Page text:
Special thanks to Dennis Lawrence of the Gettysburg Discussion Group for pointing out the following from Speaking about Lincoln and The Lincoln Log for April 14
Friday, April 14, 1865.
Capt. Robert Lincoln arrives in Washington from scene of Gen. R. E. Lee’s surrender at Appomattox, Va., in time for 8 A.M. breakfast with President. Helm, Mary, 259; Francis F. Browne, The Everyday Life of Abraham Lincoln (New York: Thompson, 1886), 701-2.
During morning Lincoln confers at length with Cong. Colfax (Ind.), who is preparing to visit West Coast. Willard H. Smith, Schuyler Colfax: The Changing Fortunes of a Political Idol (Indianapolis: Indiana Historical Collections, 1952), 207.
Interviews former Sen. Hale (N.H.), newly appointed minister to Spain, and goes for short drive with Gen. Grant, in town for cabinet meeting. Receives many members of Congress who call to congratulate him on successful conclusion of war. Francis F. Browne, The Everyday Life of Abraham Lincoln (New York: Thompson, 1886), 701-2.
Interviews William A. Howard, Detroit lawyer. James A. Bishop, The Day Lincoln was Shot (New York: Harper, 1955), 115.
Writes Gen. Van Alen: “I thank you for the assurance you give me that I shall be supported by conservative men like yourself, in the efforts I may make to restore the Union, so as to make it, to use your language, a Union of hearts and hands as well as of States.”
Visits cipher room of War Dept., tells Gen. Thomas T. Eckert of plans to attend theater, and invites him to come along. 7.
About 10 A.M. Gov. Swann (Md:) and Sen. Creswell (Md.) present memorandum concerning Maryland appointments.
At 11 A.M. cabinet meets.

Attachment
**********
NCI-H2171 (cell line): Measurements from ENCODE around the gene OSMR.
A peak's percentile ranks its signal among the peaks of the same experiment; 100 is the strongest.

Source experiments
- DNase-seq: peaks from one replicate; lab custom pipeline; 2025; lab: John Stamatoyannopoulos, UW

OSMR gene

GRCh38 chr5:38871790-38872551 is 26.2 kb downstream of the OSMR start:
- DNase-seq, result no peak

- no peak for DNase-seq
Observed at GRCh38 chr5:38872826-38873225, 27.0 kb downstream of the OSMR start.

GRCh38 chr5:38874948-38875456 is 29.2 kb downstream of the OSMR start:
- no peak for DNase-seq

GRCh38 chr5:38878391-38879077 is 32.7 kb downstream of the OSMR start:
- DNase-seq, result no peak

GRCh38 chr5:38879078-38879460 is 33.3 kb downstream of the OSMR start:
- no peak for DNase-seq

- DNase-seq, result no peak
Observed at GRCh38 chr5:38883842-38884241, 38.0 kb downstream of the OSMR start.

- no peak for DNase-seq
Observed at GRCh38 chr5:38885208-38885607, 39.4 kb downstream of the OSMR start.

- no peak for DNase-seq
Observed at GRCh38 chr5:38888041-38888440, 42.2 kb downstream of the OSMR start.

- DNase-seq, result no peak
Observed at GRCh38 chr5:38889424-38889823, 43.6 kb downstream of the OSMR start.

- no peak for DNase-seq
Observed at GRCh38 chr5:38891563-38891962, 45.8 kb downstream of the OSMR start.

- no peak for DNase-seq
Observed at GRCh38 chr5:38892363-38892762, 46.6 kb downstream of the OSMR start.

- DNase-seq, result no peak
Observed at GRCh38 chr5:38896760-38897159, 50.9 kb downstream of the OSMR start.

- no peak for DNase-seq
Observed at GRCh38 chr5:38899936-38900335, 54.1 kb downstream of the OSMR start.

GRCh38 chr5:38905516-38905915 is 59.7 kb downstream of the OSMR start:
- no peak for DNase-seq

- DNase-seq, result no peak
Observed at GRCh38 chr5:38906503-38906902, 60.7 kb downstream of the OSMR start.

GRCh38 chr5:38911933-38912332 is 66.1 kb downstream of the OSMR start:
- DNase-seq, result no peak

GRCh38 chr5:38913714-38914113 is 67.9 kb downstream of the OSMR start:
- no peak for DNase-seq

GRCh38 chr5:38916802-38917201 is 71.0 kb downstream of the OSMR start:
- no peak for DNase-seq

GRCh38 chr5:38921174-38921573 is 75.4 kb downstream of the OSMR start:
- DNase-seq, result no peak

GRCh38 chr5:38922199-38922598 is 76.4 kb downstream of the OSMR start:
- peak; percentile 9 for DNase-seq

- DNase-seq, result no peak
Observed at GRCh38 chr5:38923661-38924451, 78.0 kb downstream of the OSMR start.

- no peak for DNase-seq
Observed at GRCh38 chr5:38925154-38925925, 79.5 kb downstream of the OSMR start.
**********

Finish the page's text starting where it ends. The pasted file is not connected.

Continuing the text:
Grant reports to cabinet on surrender of Confederate forces at Appomattox, and Sec. Stanton presents draft of plan for reestablishing authority in Confederate States.
President tells several cabinet members about his recurring dream of ship “moving with great rapidity toward a dark and indefinite shore,” that presages Union victories.
Cabinet meeting lasts from 11 A.M. to 2 P.M. Informal discussion relative to what should be done about President Davis and other leaders of Confederacy.
Between 2 and 3 P.M. President lunches with Mrs. Lincoln in private parlor. Francis F. Browne,
Edward D. Neill, White House employee, sees President about signed commission.
Lincoln interviews Vice President Johnson at 3 P.M. Mrs. Nancy Bushrod, Negro woman, pushes by guards and sees President regarding husband’s pay.
Cong. Samuel Shellabarger (Ohio) calls on President at approximately 4 P.M. to discuss appointments. J
Asst. Sec. Dana reports to President at 4:30 P.M. that Jacob Thompson, Confederate agent in Canada, is now in U.S. making ready to sail for Europe. Should he be allowed to leave country? President is willing for him to leave.
Sec. Hugh McCulloch makes friendly call on President.
Around 5 P.M. Cong. Edward H. Rollins (N.H.) calls on President to get petition endorsed.
In late afternoon President and Mrs. Lincoln go for drive. They stop at Navy Yard to view three monitors, damaged in Fort Fisher, N.C., engagement. President talks of time when they can return to Illinois and live quietly.
Between 6 and 7 P.M. President and Mrs. Lincoln return from drive and find Gov. Richard J. Oglesby (Ill.) with other Illinois friends at White House. Reads four chapters of Petroleum V. Nasby’s book [
After supper President interviews Cong. Colfax (Ind.) relative to special session of Congress and order of Gen. Weitzel. Former Cong. Cornelius Cole (Calif.) accompanies Colfax. .